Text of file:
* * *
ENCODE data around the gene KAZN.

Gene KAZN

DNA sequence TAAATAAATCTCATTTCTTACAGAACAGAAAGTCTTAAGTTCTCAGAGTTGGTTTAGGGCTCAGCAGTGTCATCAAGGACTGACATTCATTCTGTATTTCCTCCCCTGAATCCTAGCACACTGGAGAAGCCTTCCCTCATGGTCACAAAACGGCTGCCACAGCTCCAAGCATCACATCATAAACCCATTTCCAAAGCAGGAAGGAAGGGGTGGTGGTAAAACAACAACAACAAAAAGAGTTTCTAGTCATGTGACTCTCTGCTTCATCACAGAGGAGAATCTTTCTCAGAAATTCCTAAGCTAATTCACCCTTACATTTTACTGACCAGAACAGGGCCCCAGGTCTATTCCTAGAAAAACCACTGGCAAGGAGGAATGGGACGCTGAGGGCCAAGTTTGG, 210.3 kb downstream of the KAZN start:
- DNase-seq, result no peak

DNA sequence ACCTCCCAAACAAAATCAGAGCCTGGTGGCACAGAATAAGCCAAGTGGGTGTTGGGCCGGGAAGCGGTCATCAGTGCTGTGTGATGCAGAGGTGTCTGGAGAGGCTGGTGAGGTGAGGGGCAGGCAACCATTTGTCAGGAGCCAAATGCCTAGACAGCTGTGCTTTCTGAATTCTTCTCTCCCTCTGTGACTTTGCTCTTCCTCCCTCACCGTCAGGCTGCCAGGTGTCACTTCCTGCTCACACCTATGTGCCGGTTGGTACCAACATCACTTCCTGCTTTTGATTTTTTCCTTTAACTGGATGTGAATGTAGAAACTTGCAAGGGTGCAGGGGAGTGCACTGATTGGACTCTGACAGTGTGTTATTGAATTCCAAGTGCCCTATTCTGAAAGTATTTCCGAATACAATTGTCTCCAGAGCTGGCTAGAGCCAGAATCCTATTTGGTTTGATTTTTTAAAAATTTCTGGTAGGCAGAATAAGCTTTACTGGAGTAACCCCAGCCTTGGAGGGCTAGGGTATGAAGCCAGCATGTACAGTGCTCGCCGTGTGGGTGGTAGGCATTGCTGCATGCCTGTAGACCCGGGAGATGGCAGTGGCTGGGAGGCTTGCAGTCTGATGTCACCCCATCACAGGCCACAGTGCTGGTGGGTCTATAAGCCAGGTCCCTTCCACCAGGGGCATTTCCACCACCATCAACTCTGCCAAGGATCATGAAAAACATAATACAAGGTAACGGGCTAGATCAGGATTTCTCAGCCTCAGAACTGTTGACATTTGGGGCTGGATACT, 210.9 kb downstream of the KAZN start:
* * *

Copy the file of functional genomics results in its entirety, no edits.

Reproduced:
ENCODE data around the gene KAZN.

Gene KAZN

DNA sequence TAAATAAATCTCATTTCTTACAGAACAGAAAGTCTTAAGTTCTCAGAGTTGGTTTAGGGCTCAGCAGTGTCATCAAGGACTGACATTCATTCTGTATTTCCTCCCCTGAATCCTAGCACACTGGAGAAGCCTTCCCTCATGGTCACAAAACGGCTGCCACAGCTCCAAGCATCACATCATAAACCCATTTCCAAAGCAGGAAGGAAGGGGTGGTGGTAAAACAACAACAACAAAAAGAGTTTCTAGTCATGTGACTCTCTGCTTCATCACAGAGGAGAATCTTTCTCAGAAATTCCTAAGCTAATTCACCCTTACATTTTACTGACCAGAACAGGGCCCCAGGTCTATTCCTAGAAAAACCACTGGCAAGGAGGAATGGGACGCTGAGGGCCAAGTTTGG, 210.3 kb downstream of the KAZN start:
- DNase-seq, result no peak

DNA sequence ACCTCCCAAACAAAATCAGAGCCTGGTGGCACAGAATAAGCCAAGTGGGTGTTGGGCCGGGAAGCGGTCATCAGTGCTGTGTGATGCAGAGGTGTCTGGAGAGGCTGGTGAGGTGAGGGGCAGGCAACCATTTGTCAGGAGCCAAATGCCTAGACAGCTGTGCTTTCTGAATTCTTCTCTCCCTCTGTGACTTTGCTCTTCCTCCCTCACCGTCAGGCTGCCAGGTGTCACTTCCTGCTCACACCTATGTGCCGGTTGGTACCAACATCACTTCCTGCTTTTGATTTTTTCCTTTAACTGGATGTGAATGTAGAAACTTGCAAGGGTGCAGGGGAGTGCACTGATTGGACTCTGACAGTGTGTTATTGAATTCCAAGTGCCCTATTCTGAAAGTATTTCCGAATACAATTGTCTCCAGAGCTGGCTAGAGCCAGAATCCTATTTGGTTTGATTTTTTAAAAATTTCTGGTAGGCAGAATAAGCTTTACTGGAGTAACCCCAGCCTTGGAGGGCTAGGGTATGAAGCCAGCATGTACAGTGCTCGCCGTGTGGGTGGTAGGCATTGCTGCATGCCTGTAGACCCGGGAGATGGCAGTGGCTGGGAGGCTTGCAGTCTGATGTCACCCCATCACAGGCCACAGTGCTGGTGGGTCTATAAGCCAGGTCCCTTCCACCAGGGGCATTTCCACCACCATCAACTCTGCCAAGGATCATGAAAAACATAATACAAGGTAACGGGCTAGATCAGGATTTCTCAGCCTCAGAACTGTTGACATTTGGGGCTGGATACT, 210.9 kb downstream of the KAZN start: